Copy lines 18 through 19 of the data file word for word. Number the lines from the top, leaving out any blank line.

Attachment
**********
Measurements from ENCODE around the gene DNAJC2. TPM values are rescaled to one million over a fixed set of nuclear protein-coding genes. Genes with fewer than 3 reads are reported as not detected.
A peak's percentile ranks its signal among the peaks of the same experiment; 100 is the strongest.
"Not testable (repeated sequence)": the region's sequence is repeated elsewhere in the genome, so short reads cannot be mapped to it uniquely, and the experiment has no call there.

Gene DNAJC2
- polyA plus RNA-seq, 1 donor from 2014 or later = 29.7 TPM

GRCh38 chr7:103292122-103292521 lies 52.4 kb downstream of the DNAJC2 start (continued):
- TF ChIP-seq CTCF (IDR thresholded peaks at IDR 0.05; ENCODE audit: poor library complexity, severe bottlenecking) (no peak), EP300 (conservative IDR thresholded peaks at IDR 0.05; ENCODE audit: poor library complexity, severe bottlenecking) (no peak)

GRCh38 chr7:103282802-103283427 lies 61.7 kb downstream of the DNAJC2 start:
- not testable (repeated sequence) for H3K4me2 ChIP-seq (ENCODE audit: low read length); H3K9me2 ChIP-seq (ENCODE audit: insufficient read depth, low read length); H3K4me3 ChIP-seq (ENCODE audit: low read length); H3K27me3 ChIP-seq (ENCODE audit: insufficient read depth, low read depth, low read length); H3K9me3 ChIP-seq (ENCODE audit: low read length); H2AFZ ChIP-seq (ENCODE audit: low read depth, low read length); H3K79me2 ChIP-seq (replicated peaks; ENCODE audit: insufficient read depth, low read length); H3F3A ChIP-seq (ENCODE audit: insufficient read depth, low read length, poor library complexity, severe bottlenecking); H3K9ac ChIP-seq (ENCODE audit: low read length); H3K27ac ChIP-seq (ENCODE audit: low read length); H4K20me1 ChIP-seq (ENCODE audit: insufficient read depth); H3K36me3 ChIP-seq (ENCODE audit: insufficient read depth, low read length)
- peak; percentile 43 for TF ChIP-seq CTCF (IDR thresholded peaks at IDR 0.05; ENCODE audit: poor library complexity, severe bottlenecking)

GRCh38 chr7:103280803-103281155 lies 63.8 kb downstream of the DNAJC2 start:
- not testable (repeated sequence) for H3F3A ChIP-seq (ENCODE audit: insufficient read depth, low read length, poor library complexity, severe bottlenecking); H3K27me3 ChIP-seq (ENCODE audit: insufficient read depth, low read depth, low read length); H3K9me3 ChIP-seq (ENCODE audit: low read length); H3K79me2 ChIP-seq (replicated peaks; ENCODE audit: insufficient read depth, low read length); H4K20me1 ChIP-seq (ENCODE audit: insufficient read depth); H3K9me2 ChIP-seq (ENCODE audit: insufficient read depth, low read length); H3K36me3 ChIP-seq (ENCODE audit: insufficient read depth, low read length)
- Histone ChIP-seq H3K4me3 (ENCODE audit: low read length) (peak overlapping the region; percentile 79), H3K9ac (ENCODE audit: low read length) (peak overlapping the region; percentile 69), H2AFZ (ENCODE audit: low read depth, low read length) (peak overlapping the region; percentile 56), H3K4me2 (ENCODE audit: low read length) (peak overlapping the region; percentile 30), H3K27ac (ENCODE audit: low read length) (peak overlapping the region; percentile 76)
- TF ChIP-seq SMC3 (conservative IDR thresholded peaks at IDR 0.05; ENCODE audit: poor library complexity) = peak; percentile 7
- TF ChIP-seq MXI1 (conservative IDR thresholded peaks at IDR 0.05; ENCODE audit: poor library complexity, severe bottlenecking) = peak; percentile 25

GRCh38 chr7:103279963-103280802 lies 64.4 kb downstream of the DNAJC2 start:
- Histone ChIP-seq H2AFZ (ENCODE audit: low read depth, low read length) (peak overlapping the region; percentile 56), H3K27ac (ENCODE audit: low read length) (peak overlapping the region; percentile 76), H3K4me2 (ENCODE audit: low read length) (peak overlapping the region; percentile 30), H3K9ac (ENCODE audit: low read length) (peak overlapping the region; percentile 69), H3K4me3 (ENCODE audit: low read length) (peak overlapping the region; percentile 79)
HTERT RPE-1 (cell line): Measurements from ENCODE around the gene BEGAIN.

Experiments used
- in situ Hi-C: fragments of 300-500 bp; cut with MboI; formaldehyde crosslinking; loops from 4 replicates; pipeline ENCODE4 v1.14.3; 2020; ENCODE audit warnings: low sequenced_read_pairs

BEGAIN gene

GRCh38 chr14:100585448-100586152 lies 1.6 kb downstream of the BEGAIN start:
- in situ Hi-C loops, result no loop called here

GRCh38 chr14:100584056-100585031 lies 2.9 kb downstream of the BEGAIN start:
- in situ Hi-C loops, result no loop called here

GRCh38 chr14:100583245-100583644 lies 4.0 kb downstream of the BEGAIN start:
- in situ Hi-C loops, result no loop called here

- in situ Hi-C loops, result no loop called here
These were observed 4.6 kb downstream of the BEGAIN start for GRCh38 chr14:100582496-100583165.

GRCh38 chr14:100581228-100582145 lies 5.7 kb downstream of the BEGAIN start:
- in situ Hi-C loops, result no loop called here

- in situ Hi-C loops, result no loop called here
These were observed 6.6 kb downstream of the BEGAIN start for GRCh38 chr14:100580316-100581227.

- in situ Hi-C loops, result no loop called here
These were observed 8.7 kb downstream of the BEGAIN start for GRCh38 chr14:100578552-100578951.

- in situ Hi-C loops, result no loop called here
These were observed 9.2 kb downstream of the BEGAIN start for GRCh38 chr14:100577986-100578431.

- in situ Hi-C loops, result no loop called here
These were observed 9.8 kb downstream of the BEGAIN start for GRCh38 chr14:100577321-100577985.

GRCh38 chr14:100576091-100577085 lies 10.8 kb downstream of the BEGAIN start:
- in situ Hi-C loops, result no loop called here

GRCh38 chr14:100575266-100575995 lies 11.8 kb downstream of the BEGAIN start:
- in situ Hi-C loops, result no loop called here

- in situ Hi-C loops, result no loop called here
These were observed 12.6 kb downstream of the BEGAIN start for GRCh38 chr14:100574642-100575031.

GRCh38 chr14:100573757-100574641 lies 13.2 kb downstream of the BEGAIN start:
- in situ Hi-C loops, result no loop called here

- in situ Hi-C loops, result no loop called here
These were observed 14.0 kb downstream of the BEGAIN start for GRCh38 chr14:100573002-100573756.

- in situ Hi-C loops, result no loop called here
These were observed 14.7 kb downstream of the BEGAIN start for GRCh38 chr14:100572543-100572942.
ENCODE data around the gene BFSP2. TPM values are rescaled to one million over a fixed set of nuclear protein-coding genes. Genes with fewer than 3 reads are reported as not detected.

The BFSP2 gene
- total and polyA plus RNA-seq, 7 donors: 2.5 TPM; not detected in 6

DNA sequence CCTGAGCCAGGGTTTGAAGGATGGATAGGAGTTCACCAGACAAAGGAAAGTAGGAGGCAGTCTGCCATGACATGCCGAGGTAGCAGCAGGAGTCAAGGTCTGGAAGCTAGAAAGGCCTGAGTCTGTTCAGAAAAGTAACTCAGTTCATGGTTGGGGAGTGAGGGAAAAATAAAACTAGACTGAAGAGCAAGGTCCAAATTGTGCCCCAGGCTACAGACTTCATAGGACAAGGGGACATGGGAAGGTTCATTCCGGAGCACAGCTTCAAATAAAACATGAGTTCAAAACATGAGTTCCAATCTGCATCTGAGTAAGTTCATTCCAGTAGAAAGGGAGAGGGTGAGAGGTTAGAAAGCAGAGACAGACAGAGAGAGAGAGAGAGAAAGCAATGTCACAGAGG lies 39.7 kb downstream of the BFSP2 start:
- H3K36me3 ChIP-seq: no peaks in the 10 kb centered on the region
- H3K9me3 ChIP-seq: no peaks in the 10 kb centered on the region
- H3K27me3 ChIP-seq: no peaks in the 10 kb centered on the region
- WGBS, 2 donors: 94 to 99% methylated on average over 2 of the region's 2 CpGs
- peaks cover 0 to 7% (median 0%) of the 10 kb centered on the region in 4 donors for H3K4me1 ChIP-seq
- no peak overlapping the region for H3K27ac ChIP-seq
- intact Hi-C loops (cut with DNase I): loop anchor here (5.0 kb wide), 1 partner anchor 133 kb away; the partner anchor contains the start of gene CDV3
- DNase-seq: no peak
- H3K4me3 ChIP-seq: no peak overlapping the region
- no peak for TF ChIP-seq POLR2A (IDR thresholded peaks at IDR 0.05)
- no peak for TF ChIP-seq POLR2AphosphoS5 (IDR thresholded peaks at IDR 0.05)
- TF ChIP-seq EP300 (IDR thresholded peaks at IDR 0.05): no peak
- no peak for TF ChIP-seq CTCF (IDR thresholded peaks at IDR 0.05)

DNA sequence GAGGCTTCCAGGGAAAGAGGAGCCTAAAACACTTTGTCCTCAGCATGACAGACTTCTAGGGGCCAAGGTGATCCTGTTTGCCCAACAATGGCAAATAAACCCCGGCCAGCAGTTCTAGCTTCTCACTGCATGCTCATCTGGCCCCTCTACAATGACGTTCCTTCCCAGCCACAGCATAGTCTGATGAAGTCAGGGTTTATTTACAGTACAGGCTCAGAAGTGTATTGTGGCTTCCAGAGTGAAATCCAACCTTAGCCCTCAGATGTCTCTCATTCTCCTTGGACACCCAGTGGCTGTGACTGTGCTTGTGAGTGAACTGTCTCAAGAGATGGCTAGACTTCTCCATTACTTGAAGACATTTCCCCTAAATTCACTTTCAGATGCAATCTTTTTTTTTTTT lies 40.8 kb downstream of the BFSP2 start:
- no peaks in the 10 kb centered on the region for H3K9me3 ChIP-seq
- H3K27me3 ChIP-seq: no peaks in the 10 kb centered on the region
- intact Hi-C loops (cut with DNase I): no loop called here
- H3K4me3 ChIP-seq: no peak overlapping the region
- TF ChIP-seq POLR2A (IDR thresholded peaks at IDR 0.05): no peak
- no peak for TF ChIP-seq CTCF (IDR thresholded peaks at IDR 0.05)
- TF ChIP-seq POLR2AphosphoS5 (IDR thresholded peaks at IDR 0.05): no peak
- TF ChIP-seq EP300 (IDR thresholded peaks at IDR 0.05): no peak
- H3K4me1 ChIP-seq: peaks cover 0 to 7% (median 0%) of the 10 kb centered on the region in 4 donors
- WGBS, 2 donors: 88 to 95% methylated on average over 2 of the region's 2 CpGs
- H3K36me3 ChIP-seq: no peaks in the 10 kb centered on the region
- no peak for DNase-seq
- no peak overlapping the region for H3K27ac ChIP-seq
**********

HTERT RPE-1 (cell line): Measurements from ENCODE around the gene BEGAIN.

Experiments used